An estuary is a body of water partially surrounded by land, where fresh water from a river mixes with ocean water.
Estuary habitats include salt marshes, mangroves, seagrasses, coastal forests and beaches.
Estuaries may form under a number of circumstances: at drowned river mouths, within steep glacially eroded fjords, within barrier islands or a barrier spit parallel to the coast, or within coastal indentations formed by faulting or local subsidence.
Tides define estuaries. Estuaries are washed either daily or twice daily with seawater. At high tide the salinity of the estuary will rise as sea water (20-35 parts per thousand of salt dissolved in the water) enters the estuary mixing with freshwater (0-0.5 parts per thousand) coming downstream. Estuary salinity can thus vary from 0-35 parts per thousand depending on the tide and amount of freshwater input.
The range of salinity means that animals living in estuaries must be capable of surviving in both high and low salinities. The meeting of seawater and freshwater means that a range of different temperatures, water levels, currents and levels of oxygen are also possible and must be tolerated for survival.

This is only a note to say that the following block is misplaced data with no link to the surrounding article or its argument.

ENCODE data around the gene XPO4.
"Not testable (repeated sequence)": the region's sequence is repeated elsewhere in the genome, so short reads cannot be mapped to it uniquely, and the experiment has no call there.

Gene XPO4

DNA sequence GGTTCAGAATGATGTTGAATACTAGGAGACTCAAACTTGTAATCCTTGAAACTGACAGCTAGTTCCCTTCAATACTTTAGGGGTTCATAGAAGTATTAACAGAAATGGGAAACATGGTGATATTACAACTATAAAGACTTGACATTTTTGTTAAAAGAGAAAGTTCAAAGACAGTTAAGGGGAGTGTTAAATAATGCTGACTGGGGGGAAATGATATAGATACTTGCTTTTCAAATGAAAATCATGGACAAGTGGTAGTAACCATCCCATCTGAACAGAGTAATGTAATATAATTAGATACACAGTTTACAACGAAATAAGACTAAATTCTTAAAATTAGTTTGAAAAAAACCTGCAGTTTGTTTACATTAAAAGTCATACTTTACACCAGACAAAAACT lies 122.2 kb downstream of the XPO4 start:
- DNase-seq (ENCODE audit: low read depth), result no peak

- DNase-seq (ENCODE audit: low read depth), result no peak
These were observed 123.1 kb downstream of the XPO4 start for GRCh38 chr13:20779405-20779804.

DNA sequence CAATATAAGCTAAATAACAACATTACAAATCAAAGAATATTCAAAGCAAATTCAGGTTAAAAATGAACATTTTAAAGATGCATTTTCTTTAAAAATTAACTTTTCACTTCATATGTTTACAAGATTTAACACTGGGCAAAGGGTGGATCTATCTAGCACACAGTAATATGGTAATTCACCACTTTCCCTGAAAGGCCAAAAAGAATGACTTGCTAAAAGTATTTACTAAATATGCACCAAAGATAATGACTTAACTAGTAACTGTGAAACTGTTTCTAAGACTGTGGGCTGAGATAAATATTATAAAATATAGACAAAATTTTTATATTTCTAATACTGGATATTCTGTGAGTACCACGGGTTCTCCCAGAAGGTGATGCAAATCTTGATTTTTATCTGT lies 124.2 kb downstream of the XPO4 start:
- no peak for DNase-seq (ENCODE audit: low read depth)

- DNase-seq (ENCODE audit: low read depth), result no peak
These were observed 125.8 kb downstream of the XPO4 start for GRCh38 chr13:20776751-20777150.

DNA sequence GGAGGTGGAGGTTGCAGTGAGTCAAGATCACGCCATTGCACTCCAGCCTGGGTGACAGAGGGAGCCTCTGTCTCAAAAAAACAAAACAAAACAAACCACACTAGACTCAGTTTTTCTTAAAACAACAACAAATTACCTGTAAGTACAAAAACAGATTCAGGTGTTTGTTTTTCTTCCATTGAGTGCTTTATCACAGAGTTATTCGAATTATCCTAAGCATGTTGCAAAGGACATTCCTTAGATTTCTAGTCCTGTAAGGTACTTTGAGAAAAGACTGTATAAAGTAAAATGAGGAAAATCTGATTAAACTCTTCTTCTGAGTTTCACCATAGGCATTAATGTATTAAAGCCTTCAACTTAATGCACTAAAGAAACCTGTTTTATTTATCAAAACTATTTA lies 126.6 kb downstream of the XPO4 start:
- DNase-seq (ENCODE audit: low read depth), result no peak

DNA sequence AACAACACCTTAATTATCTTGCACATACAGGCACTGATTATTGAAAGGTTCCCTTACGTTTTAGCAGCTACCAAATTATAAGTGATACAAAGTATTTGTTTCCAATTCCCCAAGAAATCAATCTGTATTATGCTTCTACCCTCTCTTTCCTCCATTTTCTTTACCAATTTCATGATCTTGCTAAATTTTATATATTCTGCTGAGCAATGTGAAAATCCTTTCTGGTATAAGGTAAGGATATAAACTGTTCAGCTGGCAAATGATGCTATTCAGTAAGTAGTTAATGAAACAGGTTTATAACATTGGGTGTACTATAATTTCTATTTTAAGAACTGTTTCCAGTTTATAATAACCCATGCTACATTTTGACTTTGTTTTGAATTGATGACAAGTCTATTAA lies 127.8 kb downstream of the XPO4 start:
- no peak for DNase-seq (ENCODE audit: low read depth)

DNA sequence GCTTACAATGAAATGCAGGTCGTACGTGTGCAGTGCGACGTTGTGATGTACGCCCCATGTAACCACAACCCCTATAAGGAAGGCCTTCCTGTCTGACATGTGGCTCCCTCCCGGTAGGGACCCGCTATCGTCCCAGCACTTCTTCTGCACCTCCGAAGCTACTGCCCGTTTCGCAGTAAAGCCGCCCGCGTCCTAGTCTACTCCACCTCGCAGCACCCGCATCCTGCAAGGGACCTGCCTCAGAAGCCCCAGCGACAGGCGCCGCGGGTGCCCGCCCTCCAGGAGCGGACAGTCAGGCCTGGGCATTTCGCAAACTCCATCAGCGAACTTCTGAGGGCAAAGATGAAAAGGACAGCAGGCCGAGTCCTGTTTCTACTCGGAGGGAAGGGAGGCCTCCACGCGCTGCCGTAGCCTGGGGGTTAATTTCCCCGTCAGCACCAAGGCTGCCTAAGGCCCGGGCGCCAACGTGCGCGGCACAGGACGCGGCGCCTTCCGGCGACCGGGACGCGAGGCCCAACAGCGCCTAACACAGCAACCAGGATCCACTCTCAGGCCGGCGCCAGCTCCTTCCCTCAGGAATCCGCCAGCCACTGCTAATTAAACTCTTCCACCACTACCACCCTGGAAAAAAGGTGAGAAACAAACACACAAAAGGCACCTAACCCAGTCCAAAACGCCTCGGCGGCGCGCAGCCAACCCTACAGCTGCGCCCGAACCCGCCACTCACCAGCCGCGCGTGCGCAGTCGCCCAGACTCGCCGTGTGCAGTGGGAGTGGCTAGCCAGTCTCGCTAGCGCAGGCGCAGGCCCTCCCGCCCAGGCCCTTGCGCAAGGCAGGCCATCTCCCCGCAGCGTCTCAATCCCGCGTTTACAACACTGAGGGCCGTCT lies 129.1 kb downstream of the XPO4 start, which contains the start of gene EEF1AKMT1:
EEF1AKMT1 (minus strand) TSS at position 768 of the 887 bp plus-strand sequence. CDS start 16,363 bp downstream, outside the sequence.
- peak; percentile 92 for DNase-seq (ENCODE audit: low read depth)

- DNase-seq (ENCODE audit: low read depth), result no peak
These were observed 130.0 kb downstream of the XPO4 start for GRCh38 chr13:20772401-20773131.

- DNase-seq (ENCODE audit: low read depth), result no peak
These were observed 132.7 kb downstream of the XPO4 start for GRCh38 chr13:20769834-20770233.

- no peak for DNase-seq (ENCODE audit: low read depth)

In general, primary productivity in estuaries is often extraordinarily high because of the availability of nutrients, the diversity of organisms, strong sunlight, protection from waves and the large number of niches created by the complex water circulation pattern.
Marine animals frequently use estuaries as nurseries, where the young take advantage of the abundant food during their first few weeks of life.
Some plants growing in shallow temperate estuaries have the ability to remove inorganic nitrogen compounds and metals from polluted waters running from the land, providing another essential ecosystem service for humans.
Overfishing, habitat clearing and increased pollution are the principal problems in the rapidly diminishing estuarine areas of the world.
the UN Atlas of the Oceans
Source: UNESCO Water Portal, May 2006